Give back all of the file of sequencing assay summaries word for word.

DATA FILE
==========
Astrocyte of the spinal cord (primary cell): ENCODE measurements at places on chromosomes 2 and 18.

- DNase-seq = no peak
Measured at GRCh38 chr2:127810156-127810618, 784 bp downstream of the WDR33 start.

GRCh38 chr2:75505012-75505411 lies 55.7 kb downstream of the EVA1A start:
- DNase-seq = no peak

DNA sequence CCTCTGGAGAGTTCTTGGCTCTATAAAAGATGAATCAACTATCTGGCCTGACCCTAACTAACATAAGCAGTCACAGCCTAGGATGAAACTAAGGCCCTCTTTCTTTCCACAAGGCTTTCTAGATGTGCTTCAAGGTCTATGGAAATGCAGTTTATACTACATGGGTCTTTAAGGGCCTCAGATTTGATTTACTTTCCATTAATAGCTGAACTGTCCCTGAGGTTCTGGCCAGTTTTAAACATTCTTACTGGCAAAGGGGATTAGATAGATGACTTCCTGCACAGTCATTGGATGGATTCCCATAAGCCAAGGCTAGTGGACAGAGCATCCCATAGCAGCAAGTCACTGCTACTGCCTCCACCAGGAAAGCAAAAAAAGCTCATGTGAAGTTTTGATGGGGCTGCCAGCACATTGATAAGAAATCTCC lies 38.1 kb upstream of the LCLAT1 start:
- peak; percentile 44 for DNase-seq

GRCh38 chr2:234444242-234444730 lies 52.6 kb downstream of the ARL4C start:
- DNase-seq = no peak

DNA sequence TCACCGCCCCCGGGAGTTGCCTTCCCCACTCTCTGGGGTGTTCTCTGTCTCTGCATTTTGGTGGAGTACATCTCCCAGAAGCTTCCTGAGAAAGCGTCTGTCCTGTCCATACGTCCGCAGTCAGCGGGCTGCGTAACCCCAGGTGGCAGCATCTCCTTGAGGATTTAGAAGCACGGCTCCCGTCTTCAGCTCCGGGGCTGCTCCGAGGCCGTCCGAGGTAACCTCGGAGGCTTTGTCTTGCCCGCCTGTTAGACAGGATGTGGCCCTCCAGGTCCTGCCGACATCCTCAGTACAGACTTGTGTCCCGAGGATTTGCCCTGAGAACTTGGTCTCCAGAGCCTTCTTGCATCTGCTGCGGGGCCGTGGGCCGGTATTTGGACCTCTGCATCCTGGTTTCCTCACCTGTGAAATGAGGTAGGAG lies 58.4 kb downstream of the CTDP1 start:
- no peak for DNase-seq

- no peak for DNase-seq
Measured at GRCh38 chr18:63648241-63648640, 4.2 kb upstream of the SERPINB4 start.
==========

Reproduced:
Astrocyte of the spinal cord (primary cell): ENCODE measurements at places on chromosomes 2 and 18.

- DNase-seq = no peak
Measured at GRCh38 chr2:127810156-127810618, 784 bp downstream of the WDR33 start.

GRCh38 chr2:75505012-75505411 lies 55.7 kb downstream of the EVA1A start:
- DNase-seq = no peak

DNA sequence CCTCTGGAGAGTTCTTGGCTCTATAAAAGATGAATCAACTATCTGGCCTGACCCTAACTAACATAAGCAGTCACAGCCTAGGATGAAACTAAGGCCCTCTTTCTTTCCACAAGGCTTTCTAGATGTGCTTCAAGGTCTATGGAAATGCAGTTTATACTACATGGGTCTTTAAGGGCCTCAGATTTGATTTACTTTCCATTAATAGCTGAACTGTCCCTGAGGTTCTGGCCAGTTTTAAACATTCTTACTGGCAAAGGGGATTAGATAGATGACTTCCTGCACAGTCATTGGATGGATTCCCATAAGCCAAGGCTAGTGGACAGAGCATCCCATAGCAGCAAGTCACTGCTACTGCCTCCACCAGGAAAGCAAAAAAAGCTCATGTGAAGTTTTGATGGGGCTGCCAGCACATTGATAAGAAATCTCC lies 38.1 kb upstream of the LCLAT1 start:
- peak; percentile 44 for DNase-seq

GRCh38 chr2:234444242-234444730 lies 52.6 kb downstream of the ARL4C start:
- DNase-seq = no peak

DNA sequence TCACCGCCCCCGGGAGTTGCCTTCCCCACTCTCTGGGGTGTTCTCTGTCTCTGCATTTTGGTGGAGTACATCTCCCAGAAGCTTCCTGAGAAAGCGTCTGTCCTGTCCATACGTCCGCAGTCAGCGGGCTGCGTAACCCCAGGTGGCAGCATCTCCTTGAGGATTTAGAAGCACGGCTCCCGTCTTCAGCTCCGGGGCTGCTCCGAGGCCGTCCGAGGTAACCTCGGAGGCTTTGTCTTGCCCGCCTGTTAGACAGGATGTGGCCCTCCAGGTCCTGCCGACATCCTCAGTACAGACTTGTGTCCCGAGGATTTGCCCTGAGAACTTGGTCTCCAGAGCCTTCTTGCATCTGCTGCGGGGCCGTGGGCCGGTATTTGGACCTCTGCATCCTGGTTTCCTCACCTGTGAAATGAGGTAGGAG lies 58.4 kb downstream of the CTDP1 start:
- no peak for DNase-seq

- no peak for DNase-seq
Measured at GRCh38 chr18:63648241-63648640, 4.2 kb upstream of the SERPINB4 start.